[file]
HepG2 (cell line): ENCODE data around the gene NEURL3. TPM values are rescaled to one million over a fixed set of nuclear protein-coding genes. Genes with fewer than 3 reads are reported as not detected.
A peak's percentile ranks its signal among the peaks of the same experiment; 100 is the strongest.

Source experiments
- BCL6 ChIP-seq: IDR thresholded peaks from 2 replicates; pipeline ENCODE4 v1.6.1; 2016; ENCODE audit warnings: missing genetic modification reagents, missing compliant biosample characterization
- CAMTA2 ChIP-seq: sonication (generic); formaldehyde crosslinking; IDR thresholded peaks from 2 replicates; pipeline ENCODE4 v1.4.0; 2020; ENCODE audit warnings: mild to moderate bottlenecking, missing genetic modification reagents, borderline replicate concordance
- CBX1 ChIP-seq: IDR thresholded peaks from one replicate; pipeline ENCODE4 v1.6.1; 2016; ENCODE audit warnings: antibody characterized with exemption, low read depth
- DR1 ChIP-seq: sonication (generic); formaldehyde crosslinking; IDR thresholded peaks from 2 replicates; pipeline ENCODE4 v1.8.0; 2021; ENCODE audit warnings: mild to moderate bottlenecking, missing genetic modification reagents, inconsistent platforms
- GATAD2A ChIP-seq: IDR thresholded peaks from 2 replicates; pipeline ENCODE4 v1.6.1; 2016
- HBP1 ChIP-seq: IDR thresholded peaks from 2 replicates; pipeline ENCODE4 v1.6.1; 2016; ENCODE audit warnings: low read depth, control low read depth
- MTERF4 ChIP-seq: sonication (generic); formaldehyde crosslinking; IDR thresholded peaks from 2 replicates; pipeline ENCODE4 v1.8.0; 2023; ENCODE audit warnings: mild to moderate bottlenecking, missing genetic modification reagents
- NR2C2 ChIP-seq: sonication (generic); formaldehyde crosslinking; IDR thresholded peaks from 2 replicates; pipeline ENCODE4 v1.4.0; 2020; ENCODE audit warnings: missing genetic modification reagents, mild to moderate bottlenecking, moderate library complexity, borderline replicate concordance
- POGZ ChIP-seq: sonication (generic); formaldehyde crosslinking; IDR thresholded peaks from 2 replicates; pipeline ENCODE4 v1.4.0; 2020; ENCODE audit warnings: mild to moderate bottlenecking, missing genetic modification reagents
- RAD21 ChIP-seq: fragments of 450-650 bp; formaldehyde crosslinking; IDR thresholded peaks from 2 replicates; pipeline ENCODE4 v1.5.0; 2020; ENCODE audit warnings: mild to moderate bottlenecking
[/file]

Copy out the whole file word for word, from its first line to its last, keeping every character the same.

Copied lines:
HepG2 (cell line): ENCODE data around the gene NEURL3. TPM values are rescaled to one million over a fixed set of nuclear protein-coding genes. Genes with fewer than 3 reads are reported as not detected.
A peak's percentile ranks its signal among the peaks of the same experiment; 100 is the strongest.

Source experiments
- BCL6 ChIP-seq: IDR thresholded peaks from 2 replicates; pipeline ENCODE4 v1.6.1; 2016; ENCODE audit warnings: missing genetic modification reagents, missing compliant biosample characterization
- CAMTA2 ChIP-seq: sonication (generic); formaldehyde crosslinking; IDR thresholded peaks from 2 replicates; pipeline ENCODE4 v1.4.0; 2020; ENCODE audit warnings: mild to moderate bottlenecking, missing genetic modification reagents, borderline replicate concordance
- CBX1 ChIP-seq: IDR thresholded peaks from one replicate; pipeline ENCODE4 v1.6.1; 2016; ENCODE audit warnings: antibody characterized with exemption, low read depth
- DR1 ChIP-seq: sonication (generic); formaldehyde crosslinking; IDR thresholded peaks from 2 replicates; pipeline ENCODE4 v1.8.0; 2021; ENCODE audit warnings: mild to moderate bottlenecking, missing genetic modification reagents, inconsistent platforms
- GATAD2A ChIP-seq: IDR thresholded peaks from 2 replicates; pipeline ENCODE4 v1.6.1; 2016
- HBP1 ChIP-seq: IDR thresholded peaks from 2 replicates; pipeline ENCODE4 v1.6.1; 2016; ENCODE audit warnings: low read depth, control low read depth
- MTERF4 ChIP-seq: sonication (generic); formaldehyde crosslinking; IDR thresholded peaks from 2 replicates; pipeline ENCODE4 v1.8.0; 2023; ENCODE audit warnings: mild to moderate bottlenecking, missing genetic modification reagents
- NR2C2 ChIP-seq: sonication (generic); formaldehyde crosslinking; IDR thresholded peaks from 2 replicates; pipeline ENCODE4 v1.4.0; 2020; ENCODE audit warnings: missing genetic modification reagents, mild to moderate bottlenecking, moderate library complexity, borderline replicate concordance
- POGZ ChIP-seq: sonication (generic); formaldehyde crosslinking; IDR thresholded peaks from 2 replicates; pipeline ENCODE4 v1.4.0; 2020; ENCODE audit warnings: mild to moderate bottlenecking, missing genetic modification reagents
- RAD21 ChIP-seq: fragments of 450-650 bp; formaldehyde crosslinking; IDR thresholded peaks from 2 replicates; pipeline ENCODE4 v1.5.0; 2020; ENCODE audit warnings: mild to moderate bottlenecking